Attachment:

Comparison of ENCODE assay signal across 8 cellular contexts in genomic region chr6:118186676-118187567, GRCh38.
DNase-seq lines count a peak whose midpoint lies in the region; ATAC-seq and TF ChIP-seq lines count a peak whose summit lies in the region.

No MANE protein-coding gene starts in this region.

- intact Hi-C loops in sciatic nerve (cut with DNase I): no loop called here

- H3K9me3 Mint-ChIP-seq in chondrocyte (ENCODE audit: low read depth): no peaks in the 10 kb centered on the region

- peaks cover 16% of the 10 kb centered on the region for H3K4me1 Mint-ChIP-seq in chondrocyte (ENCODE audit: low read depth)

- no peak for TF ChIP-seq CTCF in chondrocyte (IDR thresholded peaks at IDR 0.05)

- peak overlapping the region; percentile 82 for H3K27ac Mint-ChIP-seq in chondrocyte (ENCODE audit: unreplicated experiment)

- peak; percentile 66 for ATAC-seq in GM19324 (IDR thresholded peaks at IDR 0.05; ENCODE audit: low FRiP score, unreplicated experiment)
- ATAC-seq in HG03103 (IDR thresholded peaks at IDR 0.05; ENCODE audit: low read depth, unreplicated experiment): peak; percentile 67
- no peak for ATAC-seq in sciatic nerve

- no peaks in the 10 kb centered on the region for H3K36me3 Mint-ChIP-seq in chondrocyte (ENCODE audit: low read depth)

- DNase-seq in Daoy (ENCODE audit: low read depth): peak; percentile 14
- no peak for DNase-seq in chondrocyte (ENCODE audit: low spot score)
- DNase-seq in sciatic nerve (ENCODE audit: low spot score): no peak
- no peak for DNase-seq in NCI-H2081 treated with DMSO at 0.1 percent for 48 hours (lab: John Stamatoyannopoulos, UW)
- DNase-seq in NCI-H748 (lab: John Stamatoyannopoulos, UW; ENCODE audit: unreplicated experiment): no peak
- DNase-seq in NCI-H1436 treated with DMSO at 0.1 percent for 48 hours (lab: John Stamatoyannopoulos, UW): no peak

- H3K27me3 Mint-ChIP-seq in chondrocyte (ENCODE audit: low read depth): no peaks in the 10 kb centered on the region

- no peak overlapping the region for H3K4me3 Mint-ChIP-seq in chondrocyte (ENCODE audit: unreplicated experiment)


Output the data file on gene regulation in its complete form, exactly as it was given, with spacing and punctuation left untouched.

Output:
Comparison of ENCODE assay signal across 8 cellular contexts in genomic region chr6:118186676-118187567, GRCh38.
DNase-seq lines count a peak whose midpoint lies in the region; ATAC-seq and TF ChIP-seq lines count a peak whose summit lies in the region.

No MANE protein-coding gene starts in this region.

- intact Hi-C loops in sciatic nerve (cut with DNase I): no loop called here

- H3K9me3 Mint-ChIP-seq in chondrocyte (ENCODE audit: low read depth): no peaks in the 10 kb centered on the region

- peaks cover 16% of the 10 kb centered on the region for H3K4me1 Mint-ChIP-seq in chondrocyte (ENCODE audit: low read depth)

- no peak for TF ChIP-seq CTCF in chondrocyte (IDR thresholded peaks at IDR 0.05)

- peak overlapping the region; percentile 82 for H3K27ac Mint-ChIP-seq in chondrocyte (ENCODE audit: unreplicated experiment)

- peak; percentile 66 for ATAC-seq in GM19324 (IDR thresholded peaks at IDR 0.05; ENCODE audit: low FRiP score, unreplicated experiment)
- ATAC-seq in HG03103 (IDR thresholded peaks at IDR 0.05; ENCODE audit: low read depth, unreplicated experiment): peak; percentile 67
- no peak for ATAC-seq in sciatic nerve

- no peaks in the 10 kb centered on the region for H3K36me3 Mint-ChIP-seq in chondrocyte (ENCODE audit: low read depth)

- DNase-seq in Daoy (ENCODE audit: low read depth): peak; percentile 14
- no peak for DNase-seq in chondrocyte (ENCODE audit: low spot score)
- DNase-seq in sciatic nerve (ENCODE audit: low spot score): no peak
- no peak for DNase-seq in NCI-H2081 treated with DMSO at 0.1 percent for 48 hours (lab: John Stamatoyannopoulos, UW)
- DNase-seq in NCI-H748 (lab: John Stamatoyannopoulos, UW; ENCODE audit: unreplicated experiment): no peak
- DNase-seq in NCI-H1436 treated with DMSO at 0.1 percent for 48 hours (lab: John Stamatoyannopoulos, UW): no peak

- H3K27me3 Mint-ChIP-seq in chondrocyte (ENCODE audit: low read depth): no peaks in the 10 kb centered on the region

- no peak overlapping the region for H3K4me3 Mint-ChIP-seq in chondrocyte (ENCODE audit: unreplicated experiment)